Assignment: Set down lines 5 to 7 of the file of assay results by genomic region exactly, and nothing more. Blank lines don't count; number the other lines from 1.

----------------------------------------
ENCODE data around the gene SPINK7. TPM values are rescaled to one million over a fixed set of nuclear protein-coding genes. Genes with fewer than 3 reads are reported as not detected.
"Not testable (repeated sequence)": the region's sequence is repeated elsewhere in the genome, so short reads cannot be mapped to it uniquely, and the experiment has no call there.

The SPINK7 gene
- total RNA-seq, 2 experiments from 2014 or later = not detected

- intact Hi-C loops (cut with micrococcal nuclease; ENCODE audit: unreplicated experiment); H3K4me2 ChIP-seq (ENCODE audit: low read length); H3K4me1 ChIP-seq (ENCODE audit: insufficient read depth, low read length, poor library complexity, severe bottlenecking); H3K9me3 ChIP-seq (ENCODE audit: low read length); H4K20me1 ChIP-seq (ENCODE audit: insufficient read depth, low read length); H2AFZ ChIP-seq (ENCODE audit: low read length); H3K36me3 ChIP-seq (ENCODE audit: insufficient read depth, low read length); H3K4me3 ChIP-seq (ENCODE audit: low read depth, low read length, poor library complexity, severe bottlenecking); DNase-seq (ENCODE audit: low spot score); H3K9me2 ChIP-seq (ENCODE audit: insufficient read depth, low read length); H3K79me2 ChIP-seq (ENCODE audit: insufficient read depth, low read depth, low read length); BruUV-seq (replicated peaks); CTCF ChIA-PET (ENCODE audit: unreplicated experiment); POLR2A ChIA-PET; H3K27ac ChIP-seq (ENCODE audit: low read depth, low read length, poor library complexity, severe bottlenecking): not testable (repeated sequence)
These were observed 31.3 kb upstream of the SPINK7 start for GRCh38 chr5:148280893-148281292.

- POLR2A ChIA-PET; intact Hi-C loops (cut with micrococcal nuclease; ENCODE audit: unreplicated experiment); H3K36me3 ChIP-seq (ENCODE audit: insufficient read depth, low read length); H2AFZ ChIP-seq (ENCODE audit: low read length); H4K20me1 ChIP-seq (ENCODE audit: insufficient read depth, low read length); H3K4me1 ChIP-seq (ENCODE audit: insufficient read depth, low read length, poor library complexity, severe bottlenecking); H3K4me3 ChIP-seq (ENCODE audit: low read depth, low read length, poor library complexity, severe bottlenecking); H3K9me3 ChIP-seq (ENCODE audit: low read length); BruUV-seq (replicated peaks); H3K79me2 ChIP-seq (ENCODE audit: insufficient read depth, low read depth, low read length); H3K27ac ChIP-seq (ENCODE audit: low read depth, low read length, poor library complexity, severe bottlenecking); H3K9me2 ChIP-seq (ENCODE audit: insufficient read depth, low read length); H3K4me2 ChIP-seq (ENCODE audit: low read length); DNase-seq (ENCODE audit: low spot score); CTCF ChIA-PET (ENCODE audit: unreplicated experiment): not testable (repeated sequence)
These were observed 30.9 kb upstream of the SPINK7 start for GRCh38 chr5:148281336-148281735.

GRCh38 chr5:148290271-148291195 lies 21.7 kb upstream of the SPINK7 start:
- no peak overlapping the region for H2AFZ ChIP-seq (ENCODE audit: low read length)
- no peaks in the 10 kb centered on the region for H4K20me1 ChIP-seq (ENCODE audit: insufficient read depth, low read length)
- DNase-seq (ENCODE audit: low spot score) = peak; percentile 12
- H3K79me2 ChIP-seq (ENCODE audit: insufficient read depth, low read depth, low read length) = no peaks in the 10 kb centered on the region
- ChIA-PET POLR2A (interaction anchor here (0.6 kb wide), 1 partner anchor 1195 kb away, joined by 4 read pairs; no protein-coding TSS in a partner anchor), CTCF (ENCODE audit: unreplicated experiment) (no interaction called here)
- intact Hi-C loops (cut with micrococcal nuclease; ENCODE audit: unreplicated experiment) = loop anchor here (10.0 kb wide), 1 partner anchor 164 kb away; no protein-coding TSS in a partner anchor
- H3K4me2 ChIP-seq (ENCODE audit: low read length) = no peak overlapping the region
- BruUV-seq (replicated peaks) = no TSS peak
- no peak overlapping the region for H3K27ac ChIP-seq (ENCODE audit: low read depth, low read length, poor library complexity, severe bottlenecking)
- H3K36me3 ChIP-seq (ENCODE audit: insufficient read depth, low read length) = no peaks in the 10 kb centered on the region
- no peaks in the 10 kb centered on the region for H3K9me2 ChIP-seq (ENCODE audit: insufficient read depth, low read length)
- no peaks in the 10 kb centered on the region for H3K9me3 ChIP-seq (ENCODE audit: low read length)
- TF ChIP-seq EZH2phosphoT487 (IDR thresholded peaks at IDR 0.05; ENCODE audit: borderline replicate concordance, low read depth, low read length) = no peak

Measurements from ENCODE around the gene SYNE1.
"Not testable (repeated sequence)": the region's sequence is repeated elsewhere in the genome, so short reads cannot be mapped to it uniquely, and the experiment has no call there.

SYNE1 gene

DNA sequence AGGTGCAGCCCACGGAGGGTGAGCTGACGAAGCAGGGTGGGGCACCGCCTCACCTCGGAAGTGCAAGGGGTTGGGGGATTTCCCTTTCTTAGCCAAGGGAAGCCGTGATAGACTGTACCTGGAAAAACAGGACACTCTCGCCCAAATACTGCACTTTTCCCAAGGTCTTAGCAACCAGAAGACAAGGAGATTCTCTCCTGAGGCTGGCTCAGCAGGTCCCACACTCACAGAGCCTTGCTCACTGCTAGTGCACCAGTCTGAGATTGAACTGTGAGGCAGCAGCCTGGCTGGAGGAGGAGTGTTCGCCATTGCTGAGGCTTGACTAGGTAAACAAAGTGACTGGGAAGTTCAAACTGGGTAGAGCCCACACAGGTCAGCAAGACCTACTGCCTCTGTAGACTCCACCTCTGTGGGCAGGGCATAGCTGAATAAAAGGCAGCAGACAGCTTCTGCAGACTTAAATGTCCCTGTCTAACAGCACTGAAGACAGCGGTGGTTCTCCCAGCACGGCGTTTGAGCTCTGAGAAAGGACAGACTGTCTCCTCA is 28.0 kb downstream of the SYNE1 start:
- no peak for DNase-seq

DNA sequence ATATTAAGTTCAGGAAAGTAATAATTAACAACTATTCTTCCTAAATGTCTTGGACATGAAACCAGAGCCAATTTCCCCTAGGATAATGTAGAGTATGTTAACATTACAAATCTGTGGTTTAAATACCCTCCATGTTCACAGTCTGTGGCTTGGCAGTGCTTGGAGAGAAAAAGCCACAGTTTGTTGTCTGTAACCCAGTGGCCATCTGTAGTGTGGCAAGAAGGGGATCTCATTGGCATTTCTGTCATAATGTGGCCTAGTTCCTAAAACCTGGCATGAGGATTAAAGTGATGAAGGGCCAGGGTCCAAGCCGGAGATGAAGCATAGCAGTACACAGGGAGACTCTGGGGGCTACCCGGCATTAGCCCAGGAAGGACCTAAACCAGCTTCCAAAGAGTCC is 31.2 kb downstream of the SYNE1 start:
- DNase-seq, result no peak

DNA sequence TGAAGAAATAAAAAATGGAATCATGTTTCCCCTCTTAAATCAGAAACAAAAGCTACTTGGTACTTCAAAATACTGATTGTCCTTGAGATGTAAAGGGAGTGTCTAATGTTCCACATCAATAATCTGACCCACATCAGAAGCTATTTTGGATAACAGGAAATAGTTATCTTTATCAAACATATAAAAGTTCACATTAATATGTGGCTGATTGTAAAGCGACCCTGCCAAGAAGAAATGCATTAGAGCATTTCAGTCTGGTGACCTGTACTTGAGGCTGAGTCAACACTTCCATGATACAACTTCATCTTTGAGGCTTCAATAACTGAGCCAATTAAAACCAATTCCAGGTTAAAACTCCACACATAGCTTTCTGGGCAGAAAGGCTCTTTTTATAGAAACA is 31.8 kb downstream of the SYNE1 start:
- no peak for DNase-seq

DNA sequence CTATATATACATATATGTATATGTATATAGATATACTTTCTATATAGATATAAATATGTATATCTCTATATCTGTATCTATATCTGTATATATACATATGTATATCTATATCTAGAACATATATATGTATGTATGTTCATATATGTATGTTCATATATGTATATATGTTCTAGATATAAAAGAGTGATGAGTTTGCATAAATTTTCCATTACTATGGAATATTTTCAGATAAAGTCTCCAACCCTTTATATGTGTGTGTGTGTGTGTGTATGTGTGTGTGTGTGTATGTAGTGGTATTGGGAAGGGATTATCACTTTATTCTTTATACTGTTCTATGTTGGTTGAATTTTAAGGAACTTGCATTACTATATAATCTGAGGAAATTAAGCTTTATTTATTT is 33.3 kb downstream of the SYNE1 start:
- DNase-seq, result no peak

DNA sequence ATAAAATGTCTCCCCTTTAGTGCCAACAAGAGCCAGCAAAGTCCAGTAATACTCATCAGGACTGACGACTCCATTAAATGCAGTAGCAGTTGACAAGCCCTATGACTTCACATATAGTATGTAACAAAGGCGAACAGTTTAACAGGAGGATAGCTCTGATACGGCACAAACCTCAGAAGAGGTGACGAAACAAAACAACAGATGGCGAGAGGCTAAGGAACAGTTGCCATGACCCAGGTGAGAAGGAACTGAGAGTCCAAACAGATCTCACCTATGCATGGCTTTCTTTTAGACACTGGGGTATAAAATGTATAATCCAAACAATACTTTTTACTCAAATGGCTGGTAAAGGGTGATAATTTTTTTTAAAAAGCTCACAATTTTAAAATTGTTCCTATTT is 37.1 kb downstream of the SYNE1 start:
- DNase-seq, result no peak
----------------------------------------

- intact Hi-C loops (cut with micrococcal nuclease; ENCODE audit: unreplicated experiment); H3K4me2 ChIP-seq (ENCODE audit: low read length); H3K4me1 ChIP-seq (ENCODE audit: insufficient read depth, low read length, poor library complexity, severe bottlenecking); H3K9me3 ChIP-seq (ENCODE audit: low read length); H4K20me1 ChIP-seq (ENCODE audit: insufficient read depth, low read length); H2AFZ ChIP-seq (ENCODE audit: low read length); H3K36me3 ChIP-seq (ENCODE audit: insufficient read depth, low read length); H3K4me3 ChIP-seq (ENCODE audit: low read depth, low read length, poor library complexity, severe bottlenecking); DNase-seq (ENCODE audit: low spot score); H3K9me2 ChIP-seq (ENCODE audit: insufficient read depth, low read length); H3K79me2 ChIP-seq (ENCODE audit: insufficient read depth, low read depth, low read length); BruUV-seq (replicated peaks); CTCF ChIA-PET (ENCODE audit: unreplicated experiment); POLR2A ChIA-PET; H3K27ac ChIP-seq (ENCODE audit: low read depth, low read length, poor library complexity, severe bottlenecking): not testable (repeated sequence)
These were observed 31.3 kb upstream of the SPINK7 start for GRCh38 chr5:148280893-148281292.

- POLR2A ChIA-PET; intact Hi-C loops (cut with micrococcal nuclease; ENCODE audit: unreplicated experiment); H3K36me3 ChIP-seq (ENCODE audit: insufficient read depth, low read length); H2AFZ ChIP-seq (ENCODE audit: low read length); H4K20me1 ChIP-seq (ENCODE audit: insufficient read depth, low read length); H3K4me1 ChIP-seq (ENCODE audit: insufficient read depth, low read length, poor library complexity, severe bottlenecking); H3K4me3 ChIP-seq (ENCODE audit: low read depth, low read length, poor library complexity, severe bottlenecking); H3K9me3 ChIP-seq (ENCODE audit: low read length); BruUV-seq (replicated peaks); H3K79me2 ChIP-seq (ENCODE audit: insufficient read depth, low read depth, low read length); H3K27ac ChIP-seq (ENCODE audit: low read depth, low read length, poor library complexity, severe bottlenecking); H3K9me2 ChIP-seq (ENCODE audit: insufficient read depth, low read length); H3K4me2 ChIP-seq (ENCODE audit: low read length); DNase-seq (ENCODE audit: low spot score); CTCF ChIA-PET (ENCODE audit: unreplicated experiment): not testable (repeated sequence)